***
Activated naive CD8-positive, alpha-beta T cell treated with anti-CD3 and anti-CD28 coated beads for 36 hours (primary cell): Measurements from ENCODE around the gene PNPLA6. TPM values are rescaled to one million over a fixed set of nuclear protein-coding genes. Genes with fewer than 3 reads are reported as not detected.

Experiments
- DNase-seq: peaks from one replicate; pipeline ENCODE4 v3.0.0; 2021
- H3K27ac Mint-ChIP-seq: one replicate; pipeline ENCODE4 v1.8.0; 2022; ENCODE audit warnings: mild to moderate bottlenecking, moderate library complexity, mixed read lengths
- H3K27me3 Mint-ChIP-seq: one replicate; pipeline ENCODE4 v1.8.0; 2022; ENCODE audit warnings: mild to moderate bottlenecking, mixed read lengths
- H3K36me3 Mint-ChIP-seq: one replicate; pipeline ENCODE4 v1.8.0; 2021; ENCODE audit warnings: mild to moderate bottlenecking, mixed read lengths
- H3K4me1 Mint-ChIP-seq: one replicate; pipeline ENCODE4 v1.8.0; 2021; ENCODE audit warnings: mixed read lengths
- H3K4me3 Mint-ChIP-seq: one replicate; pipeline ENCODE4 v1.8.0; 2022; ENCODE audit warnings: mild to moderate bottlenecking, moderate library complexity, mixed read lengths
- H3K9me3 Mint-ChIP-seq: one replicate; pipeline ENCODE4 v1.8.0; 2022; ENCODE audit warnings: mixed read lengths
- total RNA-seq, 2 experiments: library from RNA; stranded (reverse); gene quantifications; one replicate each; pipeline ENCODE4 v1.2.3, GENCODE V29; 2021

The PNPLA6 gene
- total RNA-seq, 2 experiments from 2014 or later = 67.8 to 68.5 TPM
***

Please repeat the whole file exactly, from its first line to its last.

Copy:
Activated naive CD8-positive, alpha-beta T cell treated with anti-CD3 and anti-CD28 coated beads for 36 hours (primary cell): Measurements from ENCODE around the gene PNPLA6. TPM values are rescaled to one million over a fixed set of nuclear protein-coding genes. Genes with fewer than 3 reads are reported as not detected.

Experiments
- DNase-seq: peaks from one replicate; pipeline ENCODE4 v3.0.0; 2021
- H3K27ac Mint-ChIP-seq: one replicate; pipeline ENCODE4 v1.8.0; 2022; ENCODE audit warnings: mild to moderate bottlenecking, moderate library complexity, mixed read lengths
- H3K27me3 Mint-ChIP-seq: one replicate; pipeline ENCODE4 v1.8.0; 2022; ENCODE audit warnings: mild to moderate bottlenecking, mixed read lengths
- H3K36me3 Mint-ChIP-seq: one replicate; pipeline ENCODE4 v1.8.0; 2021; ENCODE audit warnings: mild to moderate bottlenecking, mixed read lengths
- H3K4me1 Mint-ChIP-seq: one replicate; pipeline ENCODE4 v1.8.0; 2021; ENCODE audit warnings: mixed read lengths
- H3K4me3 Mint-ChIP-seq: one replicate; pipeline ENCODE4 v1.8.0; 2022; ENCODE audit warnings: mild to moderate bottlenecking, moderate library complexity, mixed read lengths
- H3K9me3 Mint-ChIP-seq: one replicate; pipeline ENCODE4 v1.8.0; 2022; ENCODE audit warnings: mixed read lengths
- total RNA-seq, 2 experiments: library from RNA; stranded (reverse); gene quantifications; one replicate each; pipeline ENCODE4 v1.2.3, GENCODE V29; 2021

The PNPLA6 gene
- total RNA-seq, 2 experiments from 2014 or later = 67.8 to 68.5 TPM